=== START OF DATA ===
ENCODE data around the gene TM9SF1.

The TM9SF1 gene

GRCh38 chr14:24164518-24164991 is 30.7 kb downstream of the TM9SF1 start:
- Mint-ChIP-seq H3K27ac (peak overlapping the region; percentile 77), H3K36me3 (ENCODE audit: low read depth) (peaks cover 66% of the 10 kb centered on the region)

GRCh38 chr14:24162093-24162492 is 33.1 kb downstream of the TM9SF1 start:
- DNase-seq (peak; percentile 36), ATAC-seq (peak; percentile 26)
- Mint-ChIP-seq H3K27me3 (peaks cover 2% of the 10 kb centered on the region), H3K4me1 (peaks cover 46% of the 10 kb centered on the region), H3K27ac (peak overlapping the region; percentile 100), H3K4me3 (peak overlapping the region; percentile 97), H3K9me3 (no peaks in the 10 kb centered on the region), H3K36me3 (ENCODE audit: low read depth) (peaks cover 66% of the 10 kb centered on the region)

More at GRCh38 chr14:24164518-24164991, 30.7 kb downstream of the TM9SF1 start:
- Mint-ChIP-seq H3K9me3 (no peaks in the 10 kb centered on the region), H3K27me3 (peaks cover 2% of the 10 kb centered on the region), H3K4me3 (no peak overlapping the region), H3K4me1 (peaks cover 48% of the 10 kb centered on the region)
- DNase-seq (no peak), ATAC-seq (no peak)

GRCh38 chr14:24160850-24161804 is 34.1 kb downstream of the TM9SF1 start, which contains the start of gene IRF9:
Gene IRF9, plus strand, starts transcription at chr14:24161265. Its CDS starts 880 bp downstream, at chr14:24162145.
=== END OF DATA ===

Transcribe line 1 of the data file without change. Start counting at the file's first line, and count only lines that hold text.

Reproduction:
ENCODE data around the gene TM9SF1.